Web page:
13. For the facial features, making royal icing. Use a stand mixer (or handheld electric whisk) fitted with a balloon whisk attachment to combine the egg white/aquafaba and icing sugar until you get a smooth consistency. Then add tiny amounts of extra egg white (or aquafaba) and/or icing sugar to get the right consistency. Add black and orange dye for the facial features, or use sprinkles. You can also use nuts, fondant or fruits to create accessories for their heads.

Robin cookies for Christmas
(Makes 12)

For the speculoos cookie dough:
250g salted butter (or replace with vegan butter – for the best results, use vegan butter that’s close to 80% fat)
250g brown cassonade sugar (or light brown muscovado sugar)
¾tsp ground cinnamon
¼tsp ground nutmeg
?tsp ground white pepper
?tsp ground cloves
?tsp ground cardamom
Pinch of ground anise
¼tsp bicarbonate of soda
½ egg (or 2tbsp aquafaba)
350g plain flour (or gluten-free flour plus ?tsp xanthan gum) plus extra for
You can also add the finely grated zest of 2 lemons or 2 oranges to flavour

For the sugar centre:
225g caster or granulated sugar
150g liquid glucose
50ml water
Orange gel food dye
For the royal icing:
40g egg white (substitute with aquafaba for a vegan version)
225g icing sugar
Plus extra egg white (or aquafaba) and icing sugar to adjust and get the right consistency

Black and orange gel
Food dyes
Sprinkles of your choice

1. For the cookie dough: line a baking sheet that you can fit in the fridge with baking paper and set aside for now. Cream the butter and cassonade sugar in a stand mixer fitted with a balloon whisk attachment until the butter and sugar is soft, fluffy and paler in colour. Scrape the sides and base of the bowl occasionally.
2. Add all the spices, bicarbonate of soda and egg or aquafaba, then mix for a few more seconds until completely combined.
3. Remove the bowl from the stand mixer and add all the flour. Use your hands to rub the butter and sugar mixture into the flour, then combine into a ball.
4. Roll out the dough on a lightly floured work surface, then use cutters to stamp out circles, about 7.5cm in diameter, and transfer to the prepared baking sheet. On half the cookies, stamp out a smaller circle, about 4cm from the lower third area (refer to the photo for guidance).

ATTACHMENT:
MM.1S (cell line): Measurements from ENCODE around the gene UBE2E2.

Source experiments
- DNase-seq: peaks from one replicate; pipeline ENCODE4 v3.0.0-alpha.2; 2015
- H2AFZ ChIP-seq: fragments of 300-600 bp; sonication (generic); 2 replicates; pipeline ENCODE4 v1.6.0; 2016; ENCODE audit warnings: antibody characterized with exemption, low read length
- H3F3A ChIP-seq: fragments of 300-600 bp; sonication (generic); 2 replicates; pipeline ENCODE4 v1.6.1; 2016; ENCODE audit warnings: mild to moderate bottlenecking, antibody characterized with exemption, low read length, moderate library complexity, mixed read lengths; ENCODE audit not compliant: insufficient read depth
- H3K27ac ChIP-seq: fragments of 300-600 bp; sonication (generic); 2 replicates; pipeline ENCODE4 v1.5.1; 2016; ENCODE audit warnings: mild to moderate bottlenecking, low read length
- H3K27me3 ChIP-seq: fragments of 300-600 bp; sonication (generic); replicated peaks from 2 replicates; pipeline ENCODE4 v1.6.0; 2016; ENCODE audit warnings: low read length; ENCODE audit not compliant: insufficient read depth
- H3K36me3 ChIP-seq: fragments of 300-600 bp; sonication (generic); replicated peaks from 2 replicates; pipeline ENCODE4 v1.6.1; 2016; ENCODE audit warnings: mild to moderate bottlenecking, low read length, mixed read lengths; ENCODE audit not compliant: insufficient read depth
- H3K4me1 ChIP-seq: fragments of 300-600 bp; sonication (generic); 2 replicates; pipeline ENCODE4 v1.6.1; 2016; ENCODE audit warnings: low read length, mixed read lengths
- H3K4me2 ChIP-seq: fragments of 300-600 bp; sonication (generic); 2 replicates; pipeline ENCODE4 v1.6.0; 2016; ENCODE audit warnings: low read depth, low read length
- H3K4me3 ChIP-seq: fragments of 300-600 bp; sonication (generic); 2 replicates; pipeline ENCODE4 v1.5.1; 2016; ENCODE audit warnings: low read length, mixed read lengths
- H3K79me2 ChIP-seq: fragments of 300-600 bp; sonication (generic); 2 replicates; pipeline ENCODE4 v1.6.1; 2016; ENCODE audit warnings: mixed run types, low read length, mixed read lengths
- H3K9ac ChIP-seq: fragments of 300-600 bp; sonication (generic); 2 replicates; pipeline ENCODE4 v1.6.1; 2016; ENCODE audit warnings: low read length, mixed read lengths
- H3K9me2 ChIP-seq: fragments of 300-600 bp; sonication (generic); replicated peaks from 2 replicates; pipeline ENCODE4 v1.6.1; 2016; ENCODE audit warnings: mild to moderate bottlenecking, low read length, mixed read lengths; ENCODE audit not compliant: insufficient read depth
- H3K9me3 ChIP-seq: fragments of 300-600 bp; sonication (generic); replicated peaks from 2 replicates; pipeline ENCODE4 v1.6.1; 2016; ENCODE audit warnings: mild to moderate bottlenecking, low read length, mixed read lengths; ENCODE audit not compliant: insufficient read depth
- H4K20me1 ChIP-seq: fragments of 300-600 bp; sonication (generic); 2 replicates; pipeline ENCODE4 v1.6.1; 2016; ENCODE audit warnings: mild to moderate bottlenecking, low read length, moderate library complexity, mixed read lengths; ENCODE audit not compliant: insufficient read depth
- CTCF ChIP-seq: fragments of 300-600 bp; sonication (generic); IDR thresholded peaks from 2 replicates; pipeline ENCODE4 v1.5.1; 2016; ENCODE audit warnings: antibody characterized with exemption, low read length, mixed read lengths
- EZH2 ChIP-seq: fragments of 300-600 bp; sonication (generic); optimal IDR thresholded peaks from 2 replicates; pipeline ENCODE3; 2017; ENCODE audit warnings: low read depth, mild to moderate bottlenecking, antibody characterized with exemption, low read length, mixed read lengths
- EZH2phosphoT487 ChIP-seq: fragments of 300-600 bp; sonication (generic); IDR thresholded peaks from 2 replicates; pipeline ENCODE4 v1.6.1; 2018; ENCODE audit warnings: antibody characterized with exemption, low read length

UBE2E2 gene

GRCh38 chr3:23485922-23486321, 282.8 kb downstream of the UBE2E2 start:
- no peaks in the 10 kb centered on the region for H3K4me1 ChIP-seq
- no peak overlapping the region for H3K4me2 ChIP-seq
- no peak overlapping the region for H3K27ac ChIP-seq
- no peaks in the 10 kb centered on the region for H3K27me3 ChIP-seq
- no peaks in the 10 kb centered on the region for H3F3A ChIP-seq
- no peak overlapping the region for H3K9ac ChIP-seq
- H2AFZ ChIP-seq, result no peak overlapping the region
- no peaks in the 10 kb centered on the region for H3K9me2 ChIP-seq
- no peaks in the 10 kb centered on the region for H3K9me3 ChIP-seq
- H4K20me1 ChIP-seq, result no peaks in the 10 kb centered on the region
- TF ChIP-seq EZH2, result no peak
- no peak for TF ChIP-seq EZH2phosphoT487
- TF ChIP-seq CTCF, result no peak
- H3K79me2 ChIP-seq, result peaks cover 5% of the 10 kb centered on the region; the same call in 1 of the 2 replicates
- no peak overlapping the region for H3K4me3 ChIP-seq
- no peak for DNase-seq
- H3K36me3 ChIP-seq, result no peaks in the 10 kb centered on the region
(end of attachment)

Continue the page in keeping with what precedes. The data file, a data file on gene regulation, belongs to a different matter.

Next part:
5. Bake for about 15 minutes, or until the edges are just starting to colour. Transfer to a wire rack and leave to cool.
6. When the cookies are cool, make the sugar glass for the centre. Add the caster sugar, liquid glucose and water to a small saucepan and stir to combine. Add a drop of orange gel food dye to colour. Heat over a high heat, but don’t stir at all until the mixture reaches 150°C. Remove the pan from the heat and use a large spoon to spoon the sugar syrup into the centre of the cookies. Immediately scatter over sprinkles. Leave the sugar syrup for 20 minutes, or until completely hardened, then peel off the baking paper.
7. Next, make the royal icing. Use a stand mixer (or handheld electric whisk) fitted with a balloon whisk attachment to combine the egg white/aquafaba and icing sugar until you get a smooth consistency. Then add tiny amounts of extra egg white (or aquafaba) and/or icing sugar to get the right consistency. Spoon one-third of the mixture into a piping bag, then divide the remaining icing between two bowls. Stir black food dye into one bowl and orange food dye into the other to colour.
Transfer each colour to a piping bag and cut a small opening on each. Use to pipe a robin design (refer to the photo for guidance). The wings are an optional extra decoration. You can make them by letting the leftover sugar syrup (used for the centres) cool, then pulling it into a long wide ribbon using your hands and cutting it into pieces with scissors. Just be careful not to do this when the sugar is too hot! It needs to be cooled to the point where it can be stretched and is malleable. It’s not a problem if this doesn’t work for you, as the robins still look good without the wings!